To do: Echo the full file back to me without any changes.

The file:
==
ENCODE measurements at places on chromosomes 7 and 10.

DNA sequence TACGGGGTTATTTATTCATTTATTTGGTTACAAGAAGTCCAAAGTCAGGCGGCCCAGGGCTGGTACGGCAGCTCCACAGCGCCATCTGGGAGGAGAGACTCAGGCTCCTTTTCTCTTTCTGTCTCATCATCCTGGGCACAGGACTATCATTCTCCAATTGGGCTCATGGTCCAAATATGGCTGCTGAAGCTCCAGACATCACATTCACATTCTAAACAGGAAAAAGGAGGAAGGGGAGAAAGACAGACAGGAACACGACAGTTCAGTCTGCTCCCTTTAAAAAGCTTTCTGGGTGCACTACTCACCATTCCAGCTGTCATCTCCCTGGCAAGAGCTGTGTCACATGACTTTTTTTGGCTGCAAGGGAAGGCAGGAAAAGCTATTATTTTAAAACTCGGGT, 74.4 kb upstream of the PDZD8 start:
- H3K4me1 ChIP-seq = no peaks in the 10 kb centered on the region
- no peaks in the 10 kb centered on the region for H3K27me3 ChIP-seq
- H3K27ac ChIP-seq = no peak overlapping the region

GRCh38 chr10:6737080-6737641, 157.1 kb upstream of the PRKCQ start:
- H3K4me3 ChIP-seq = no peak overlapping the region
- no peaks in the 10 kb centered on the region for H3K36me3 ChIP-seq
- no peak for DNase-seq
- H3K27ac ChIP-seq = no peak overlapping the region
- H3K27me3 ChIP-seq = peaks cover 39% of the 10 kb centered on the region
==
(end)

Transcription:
ENCODE measurements at places on chromosomes 7 and 10.

DNA sequence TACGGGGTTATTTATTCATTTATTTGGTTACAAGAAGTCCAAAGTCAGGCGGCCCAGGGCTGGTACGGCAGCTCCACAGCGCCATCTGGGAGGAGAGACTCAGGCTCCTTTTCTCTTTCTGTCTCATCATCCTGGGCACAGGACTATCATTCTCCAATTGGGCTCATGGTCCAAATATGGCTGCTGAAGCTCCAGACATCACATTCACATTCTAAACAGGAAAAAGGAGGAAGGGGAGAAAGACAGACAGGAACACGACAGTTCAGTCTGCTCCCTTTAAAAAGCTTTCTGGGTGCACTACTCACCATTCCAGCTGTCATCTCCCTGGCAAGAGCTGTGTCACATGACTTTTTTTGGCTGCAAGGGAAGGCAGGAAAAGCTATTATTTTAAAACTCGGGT, 74.4 kb upstream of the PDZD8 start:
- H3K4me1 ChIP-seq = no peaks in the 10 kb centered on the region
- no peaks in the 10 kb centered on the region for H3K27me3 ChIP-seq
- H3K27ac ChIP-seq = no peak overlapping the region

GRCh38 chr10:6737080-6737641, 157.1 kb upstream of the PRKCQ start:
- H3K4me3 ChIP-seq = no peak overlapping the region
- no peaks in the 10 kb centered on the region for H3K36me3 ChIP-seq
- no peak for DNase-seq
- H3K27ac ChIP-seq = no peak overlapping the region
- H3K27me3 ChIP-seq = peaks cover 39% of the 10 kb centered on the region